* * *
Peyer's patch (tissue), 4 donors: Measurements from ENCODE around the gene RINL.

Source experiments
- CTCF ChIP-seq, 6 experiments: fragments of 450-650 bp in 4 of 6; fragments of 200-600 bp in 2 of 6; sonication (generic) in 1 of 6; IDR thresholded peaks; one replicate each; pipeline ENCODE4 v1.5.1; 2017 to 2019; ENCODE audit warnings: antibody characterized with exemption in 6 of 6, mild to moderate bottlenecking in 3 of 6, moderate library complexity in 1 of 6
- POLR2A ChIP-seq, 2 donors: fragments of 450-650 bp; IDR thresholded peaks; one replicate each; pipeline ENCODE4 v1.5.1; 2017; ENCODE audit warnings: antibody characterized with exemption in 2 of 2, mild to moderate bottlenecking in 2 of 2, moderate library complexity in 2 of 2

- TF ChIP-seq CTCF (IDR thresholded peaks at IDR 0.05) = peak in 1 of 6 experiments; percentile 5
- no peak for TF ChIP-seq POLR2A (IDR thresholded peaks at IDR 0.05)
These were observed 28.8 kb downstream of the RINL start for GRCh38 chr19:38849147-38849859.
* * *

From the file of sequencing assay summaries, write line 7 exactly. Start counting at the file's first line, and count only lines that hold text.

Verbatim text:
These were observed 28.8 kb downstream of the RINL start for GRCh38 chr19:38849147-38849859.